INTRODUCTION ABOUT DRY AND WET KITCHEN
Kitchens have developed over time to play a larger part in our lives. Today, we use them for much more than just cooking. We frequently gather there to socialize with friends, unwind with our families, and do much more. It takes more than simply a one size fits all strategy to design a place that is functional for a variety of functions and seems fashionable enough to amaze your guests.
In this blog, we will be discussing the kitchen layout that’s very popular in Asian countries: the dry and wet kitchen design. What is it? And how do you create this layout in your kitchen? Stick until the end of this article to find out.
What Is A Dry And Wet Kitchen?
Kitchens in Singapore are occasionally divided into “wet” and “dry” spaces. Wet kitchens are used for heavier or more involved cooking, whilst dry kitchens are utilized for less complicated preparations.
For ease of access between them, both kitchens are typically placed close to one another.
The wet kitchen is called such because it is where the majority of the cooking and “messy” preparation work happens. Whereas, the dry kitchen is where the easier tasks like toasting, chopping up fruits and veggies, or microwaving leftovers are usually done.
Is dividing your kitchen into a wet and dry one necessary? Although not strictly required, it is a fantastic alternative if it improves your way of life and you have the resources to do so. An excellent approach to give your living and dining spaces more room is to have a separate dry and wet kitchen.
How To Build A Dry And Wet Kitchen Design?
1. Divide the kitchen into two sections
In comparison to the wet kitchen, the dry kitchen must be significantly smaller. A wet kitchen should be placed carefully inside a small area so that it cannot be seen from the formal rooms of the house. Light cooking takes place in a dry kitchen. When you have an open floor plan, the dry area’s design should blend in with the living/dining room’s aesthetic.
2. Put up a partition between the dry kitchen design and the wet kitchen area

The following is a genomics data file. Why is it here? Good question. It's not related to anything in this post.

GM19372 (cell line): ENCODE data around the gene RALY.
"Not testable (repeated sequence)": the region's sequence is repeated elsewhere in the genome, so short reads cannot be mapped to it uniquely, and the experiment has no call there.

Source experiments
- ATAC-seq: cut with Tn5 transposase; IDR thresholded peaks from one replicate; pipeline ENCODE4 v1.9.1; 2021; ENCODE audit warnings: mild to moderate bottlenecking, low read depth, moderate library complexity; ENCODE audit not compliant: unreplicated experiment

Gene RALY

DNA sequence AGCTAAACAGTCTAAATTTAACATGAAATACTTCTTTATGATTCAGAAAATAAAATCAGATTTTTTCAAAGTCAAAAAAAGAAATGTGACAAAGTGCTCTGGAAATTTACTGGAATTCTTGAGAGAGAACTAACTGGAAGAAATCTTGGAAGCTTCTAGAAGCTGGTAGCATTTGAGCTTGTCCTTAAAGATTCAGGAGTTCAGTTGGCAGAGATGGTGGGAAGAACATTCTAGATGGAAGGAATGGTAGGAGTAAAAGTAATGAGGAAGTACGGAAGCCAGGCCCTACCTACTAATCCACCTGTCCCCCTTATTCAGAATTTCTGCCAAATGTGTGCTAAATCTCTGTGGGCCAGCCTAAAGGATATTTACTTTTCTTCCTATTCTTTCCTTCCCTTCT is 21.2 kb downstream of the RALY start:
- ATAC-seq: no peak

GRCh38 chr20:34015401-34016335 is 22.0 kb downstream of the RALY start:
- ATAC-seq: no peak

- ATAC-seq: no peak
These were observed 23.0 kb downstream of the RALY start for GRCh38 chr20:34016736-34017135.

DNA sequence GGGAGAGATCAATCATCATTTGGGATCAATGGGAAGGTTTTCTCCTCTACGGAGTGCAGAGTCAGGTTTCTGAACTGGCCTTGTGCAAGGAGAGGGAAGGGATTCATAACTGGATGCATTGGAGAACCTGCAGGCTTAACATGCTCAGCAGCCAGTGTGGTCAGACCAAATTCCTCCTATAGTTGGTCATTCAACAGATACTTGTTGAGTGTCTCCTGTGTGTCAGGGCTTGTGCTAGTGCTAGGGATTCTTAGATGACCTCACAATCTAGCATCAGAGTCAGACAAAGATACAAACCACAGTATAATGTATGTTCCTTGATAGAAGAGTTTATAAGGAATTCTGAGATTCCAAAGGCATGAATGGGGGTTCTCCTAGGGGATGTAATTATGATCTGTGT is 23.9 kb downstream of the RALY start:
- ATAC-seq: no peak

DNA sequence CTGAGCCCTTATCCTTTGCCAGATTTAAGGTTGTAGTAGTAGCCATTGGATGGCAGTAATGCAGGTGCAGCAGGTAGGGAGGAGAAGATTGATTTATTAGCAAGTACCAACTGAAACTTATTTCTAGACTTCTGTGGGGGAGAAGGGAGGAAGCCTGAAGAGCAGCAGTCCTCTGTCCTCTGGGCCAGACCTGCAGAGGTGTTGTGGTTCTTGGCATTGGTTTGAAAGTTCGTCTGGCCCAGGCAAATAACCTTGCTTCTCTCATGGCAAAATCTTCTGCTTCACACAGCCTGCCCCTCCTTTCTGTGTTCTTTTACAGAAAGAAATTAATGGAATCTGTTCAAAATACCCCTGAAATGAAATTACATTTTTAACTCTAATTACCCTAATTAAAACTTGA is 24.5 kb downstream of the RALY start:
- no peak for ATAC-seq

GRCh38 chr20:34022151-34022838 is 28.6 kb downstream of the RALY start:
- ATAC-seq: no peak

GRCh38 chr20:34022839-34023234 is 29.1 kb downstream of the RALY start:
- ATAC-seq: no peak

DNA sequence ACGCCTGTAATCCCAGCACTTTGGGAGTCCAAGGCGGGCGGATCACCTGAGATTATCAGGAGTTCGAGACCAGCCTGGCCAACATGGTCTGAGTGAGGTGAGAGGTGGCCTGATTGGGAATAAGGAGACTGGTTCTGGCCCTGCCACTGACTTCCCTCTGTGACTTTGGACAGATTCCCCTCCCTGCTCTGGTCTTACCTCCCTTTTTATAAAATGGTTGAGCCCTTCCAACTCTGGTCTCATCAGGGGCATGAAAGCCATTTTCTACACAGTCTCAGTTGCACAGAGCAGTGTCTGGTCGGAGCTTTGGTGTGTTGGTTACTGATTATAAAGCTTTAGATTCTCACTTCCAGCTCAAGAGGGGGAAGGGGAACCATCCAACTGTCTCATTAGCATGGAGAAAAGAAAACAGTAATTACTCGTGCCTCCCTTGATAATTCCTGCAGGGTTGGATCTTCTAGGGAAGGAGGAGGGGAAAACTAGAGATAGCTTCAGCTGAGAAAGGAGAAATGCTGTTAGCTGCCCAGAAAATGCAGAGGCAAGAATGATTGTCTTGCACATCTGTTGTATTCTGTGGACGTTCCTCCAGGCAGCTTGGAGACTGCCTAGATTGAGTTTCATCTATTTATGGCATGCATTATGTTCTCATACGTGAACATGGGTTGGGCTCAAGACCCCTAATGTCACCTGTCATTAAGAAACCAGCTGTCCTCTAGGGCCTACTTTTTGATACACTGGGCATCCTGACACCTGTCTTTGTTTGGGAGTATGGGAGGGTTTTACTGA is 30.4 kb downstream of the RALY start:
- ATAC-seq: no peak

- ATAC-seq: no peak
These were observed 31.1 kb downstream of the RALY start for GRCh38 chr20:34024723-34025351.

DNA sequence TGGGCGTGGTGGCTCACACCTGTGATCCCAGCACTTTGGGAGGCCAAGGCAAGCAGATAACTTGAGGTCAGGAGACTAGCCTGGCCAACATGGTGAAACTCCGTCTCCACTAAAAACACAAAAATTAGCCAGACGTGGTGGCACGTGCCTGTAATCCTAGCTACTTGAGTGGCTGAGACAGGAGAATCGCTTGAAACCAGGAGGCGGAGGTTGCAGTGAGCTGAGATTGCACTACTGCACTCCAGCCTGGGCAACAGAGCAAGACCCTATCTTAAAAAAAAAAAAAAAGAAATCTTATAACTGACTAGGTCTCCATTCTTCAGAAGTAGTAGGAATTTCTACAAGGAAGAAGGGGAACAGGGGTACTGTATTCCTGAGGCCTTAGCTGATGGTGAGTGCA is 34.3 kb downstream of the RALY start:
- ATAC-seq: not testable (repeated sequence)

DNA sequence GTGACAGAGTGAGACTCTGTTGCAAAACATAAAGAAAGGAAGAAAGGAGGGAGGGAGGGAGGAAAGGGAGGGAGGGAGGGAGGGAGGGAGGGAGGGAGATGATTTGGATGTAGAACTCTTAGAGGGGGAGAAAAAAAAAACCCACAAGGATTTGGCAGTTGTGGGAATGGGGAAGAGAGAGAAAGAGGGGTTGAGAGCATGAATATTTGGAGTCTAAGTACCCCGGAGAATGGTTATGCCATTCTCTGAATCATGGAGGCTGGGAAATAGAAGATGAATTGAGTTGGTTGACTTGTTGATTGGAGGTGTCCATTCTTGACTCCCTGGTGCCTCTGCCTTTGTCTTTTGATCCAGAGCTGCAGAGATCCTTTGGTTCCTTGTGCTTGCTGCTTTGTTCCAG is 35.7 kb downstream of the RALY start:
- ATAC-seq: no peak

The dry kitchen and the wet kitchen should be separated by a wall constructed of masonry, plywood, or toughened glass. Because of this, the unwashed dishes and kitchen clutter are concealed.
So that there are less visible barriers and they may be integrated into one space, think about utilizing glass to separate the wet and dry kitchens.
3. Make both spaces functional
The wet kitchen should be utilized for more than just heavy cooking; it should also be used to store groceries and maintain utensils, silverware, and a dishwasher. Wet kitchens typically have larger counter space to accommodate heavy cooking activities like chopping, vegetables, and meat, washing large cookware, and cleaning dishes.
A tiny sink for hand washing or cleaning cups and knives is located in the dry kitchen, which also contains a small kitchen countertop. As the dry kitchen enables the family to interact while making meals together, think about a tiny built-in induction stove for light cooking. A separate breakfast counter, bar, or study table can be added to a dry kitchen to create a very practical room.
4. Set up a dry kitchen island
A kitchen island is considered a part of the dry kitchen area. Building a kitchen island will increase your kitchen’s efficiency and will give you more counter space and storage area. You can also use the kitchen island for prepping lighter meals and for entertaining guests before and/or after dinner.
5. Be sure that shared appliances are easy to access
The proximity of wet and dry kitchens is important since they are parallel spaces and should not need any travel time. Shared kitchen tools like the microwave, blender, grill, and toaster should be easily accessible in each of these kitchens as they are used frequently.
6. The material choice of each kitchen should vary for maintenance purposes
For the wet kitchen, install backsplash tiles made of easily cleaned materials like ceramic or porcelain, and choose laminate cabinets with a matte surface. Heavy, greasy cooking produces a lot of filth that attaches to the walls and cupboards, making the wet kitchen a nasty, unclean place. Therefore, your material choice should be something that is easy to clean and maintain.
As opposed to a wet kitchen, a dry kitchen only has to be cleaned occasionally because it is only used for heating food and preparing small breakfasts and snacks. So, solid surfaces and quartz may be used to create the countertop for a dry kitchen, and you can think about giving the cabinets an acrylic finish.
7. There should be proper ventilation
The wet kitchen performs the same tasks as a typical kitchen, including lots of frying, boiling, and washing that generates steam and heat. To stop the formation of mold or mildew, the wet air should be replaced with fresh air.
In order to properly vent out strong cooking odors, smoke, heat, and other indoor kitchen pollutants, the kitchen should have a chimney and an exhaust fan in addition to sufficient natural ventilation through a window.
Due to the use of flameless cooking and the presence of air conditioning, a dry kitchen, on the other hand, is one that is smoke-free.
There are many factors to take into consideration while planning your kitchen layout. Considering separating your kitchen zones into dry and wet areas is one of them. If you spend a lot of time cooking in the kitchen, you probably notice the need to separate these spaces to increase convenience and efficiency when cooking.
Some homes, however, don’t have the luxury of extra space for a separate dry and wet kitchen. But don’t worry! You don’t exactly need a bigger space to separate kitchen zones. It’s all just about a matter of design and making the layout work. Need help in designing your dry and wet kitchen? Send us an email!